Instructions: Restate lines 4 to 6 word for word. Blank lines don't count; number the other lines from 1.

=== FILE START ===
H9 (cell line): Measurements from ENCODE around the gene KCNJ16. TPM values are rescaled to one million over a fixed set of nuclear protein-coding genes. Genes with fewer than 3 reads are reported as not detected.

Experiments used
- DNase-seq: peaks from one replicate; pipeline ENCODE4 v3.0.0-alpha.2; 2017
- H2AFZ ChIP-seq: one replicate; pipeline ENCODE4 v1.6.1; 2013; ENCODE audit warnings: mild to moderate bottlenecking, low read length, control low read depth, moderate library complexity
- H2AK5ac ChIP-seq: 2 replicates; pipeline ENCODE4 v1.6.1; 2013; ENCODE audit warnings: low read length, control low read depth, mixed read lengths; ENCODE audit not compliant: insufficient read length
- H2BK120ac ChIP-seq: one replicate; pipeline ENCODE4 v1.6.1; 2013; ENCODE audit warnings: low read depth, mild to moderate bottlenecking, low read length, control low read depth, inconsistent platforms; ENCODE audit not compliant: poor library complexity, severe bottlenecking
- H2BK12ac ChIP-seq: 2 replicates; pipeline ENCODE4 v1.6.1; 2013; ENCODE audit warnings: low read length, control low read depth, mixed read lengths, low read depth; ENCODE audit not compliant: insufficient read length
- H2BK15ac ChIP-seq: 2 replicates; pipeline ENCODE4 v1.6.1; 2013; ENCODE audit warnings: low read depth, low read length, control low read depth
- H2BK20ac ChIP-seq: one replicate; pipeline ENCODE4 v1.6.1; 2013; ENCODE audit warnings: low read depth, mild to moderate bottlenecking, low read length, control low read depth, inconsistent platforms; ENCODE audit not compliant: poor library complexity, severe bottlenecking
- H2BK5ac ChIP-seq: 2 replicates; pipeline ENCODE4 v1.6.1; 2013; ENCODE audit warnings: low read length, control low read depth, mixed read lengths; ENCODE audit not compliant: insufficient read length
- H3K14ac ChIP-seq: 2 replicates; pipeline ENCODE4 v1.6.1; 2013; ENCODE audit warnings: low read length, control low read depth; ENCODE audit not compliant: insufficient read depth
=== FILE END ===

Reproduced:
- H2AFZ ChIP-seq: one replicate; pipeline ENCODE4 v1.6.1; 2013; ENCODE audit warnings: mild to moderate bottlenecking, low read length, control low read depth, moderate library complexity
- H2AK5ac ChIP-seq: 2 replicates; pipeline ENCODE4 v1.6.1; 2013; ENCODE audit warnings: low read length, control low read depth, mixed read lengths; ENCODE audit not compliant: insufficient read length
- H2BK120ac ChIP-seq: one replicate; pipeline ENCODE4 v1.6.1; 2013; ENCODE audit warnings: low read depth, mild to moderate bottlenecking, low read length, control low read depth, inconsistent platforms; ENCODE audit not compliant: poor library complexity, severe bottlenecking